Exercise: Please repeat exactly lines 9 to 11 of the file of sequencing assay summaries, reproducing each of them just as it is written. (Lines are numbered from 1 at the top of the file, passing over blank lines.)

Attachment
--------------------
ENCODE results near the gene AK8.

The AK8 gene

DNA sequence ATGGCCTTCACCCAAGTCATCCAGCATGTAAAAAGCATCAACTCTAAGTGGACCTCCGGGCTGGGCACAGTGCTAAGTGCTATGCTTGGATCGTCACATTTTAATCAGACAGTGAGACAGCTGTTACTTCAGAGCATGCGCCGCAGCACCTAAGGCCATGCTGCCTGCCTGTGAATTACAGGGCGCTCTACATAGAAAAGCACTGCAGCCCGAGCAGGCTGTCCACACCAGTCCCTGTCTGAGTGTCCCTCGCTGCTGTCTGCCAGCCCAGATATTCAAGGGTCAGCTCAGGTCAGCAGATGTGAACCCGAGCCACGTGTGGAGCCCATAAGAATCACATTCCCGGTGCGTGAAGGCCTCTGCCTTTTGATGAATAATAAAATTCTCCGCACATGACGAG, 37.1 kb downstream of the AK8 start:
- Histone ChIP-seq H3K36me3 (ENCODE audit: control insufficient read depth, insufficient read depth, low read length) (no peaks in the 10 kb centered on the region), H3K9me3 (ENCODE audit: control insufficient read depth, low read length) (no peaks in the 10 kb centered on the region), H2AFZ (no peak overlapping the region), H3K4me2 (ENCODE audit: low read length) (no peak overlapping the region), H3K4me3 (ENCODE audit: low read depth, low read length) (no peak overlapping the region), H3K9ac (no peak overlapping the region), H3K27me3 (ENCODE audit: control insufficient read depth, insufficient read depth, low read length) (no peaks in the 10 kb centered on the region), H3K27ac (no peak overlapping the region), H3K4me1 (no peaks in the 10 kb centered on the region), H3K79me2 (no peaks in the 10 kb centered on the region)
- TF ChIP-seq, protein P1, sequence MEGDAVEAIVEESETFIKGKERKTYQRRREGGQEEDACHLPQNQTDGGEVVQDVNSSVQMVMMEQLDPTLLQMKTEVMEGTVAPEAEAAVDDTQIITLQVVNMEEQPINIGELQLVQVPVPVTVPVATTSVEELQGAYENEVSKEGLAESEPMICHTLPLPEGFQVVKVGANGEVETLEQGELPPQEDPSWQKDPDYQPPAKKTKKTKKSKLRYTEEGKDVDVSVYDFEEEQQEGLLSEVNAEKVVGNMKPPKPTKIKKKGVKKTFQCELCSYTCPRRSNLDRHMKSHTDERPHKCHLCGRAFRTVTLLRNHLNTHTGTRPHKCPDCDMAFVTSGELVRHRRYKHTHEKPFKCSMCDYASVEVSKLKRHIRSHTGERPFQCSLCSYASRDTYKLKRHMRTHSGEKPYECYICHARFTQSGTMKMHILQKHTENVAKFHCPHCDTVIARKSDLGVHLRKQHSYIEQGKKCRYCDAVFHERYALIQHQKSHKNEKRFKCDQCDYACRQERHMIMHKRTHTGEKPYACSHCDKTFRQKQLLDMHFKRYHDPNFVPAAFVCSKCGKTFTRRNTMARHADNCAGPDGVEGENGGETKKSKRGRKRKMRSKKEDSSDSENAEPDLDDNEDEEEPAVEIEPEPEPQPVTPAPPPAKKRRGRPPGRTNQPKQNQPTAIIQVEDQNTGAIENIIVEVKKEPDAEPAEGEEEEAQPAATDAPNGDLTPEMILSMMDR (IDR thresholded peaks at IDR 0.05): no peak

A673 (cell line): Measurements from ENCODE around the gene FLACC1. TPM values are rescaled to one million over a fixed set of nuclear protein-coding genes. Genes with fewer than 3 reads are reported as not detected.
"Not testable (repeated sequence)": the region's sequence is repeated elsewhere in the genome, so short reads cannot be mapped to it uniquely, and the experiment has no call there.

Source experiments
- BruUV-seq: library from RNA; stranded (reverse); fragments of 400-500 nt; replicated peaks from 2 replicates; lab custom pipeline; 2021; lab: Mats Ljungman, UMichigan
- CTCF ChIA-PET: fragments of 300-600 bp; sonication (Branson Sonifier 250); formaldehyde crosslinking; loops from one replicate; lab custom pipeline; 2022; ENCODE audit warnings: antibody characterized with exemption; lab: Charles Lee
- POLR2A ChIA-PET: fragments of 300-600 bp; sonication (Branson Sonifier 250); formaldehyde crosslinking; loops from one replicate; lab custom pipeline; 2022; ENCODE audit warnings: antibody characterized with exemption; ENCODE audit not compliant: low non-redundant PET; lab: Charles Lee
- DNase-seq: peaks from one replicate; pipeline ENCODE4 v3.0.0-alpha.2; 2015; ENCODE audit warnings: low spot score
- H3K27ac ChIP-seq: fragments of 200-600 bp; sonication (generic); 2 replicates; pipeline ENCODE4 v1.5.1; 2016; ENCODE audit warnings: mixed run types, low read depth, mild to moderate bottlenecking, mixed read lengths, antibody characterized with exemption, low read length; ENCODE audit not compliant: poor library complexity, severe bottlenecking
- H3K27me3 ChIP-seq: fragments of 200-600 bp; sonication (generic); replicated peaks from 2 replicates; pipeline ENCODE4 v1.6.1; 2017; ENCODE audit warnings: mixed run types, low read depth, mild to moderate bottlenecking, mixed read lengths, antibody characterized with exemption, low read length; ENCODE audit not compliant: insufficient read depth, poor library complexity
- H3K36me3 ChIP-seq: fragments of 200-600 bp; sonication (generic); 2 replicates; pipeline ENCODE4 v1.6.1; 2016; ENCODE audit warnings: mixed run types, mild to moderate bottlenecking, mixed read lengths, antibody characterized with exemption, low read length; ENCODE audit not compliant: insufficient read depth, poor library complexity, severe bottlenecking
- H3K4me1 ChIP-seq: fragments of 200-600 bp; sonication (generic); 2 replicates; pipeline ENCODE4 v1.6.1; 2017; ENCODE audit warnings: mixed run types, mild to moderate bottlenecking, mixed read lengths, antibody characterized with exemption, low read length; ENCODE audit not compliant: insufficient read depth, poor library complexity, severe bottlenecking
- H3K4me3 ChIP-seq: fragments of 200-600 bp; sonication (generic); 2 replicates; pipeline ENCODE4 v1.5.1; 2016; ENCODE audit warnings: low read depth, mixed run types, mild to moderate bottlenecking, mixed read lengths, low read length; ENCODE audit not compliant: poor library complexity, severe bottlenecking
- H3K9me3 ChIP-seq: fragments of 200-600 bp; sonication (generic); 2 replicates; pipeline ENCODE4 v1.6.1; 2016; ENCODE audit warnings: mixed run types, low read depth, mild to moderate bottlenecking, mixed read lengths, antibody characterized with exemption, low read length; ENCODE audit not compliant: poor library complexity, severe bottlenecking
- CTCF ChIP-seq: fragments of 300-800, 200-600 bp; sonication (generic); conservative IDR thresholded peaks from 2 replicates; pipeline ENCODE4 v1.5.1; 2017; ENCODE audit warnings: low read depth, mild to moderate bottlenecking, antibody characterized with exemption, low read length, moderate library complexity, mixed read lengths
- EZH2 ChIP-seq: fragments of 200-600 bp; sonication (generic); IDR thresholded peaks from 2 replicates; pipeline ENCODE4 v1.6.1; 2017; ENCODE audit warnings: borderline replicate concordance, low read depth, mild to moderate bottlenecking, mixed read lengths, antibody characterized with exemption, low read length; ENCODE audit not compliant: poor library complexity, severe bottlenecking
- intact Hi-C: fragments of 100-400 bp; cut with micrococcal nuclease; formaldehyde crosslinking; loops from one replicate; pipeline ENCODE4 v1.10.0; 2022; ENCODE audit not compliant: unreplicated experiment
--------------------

- BruUV-seq: library from RNA; stranded (reverse); fragments of 400-500 nt; replicated peaks from 2 replicates; lab custom pipeline; 2021; lab: Mats Ljungman, UMichigan
- CTCF ChIA-PET: fragments of 300-600 bp; sonication (Branson Sonifier 250); formaldehyde crosslinking; loops from one replicate; lab custom pipeline; 2022; ENCODE audit warnings: antibody characterized with exemption; lab: Charles Lee
- POLR2A ChIA-PET: fragments of 300-600 bp; sonication (Branson Sonifier 250); formaldehyde crosslinking; loops from one replicate; lab custom pipeline; 2022; ENCODE audit warnings: antibody characterized with exemption; ENCODE audit not compliant: low non-redundant PET; lab: Charles Lee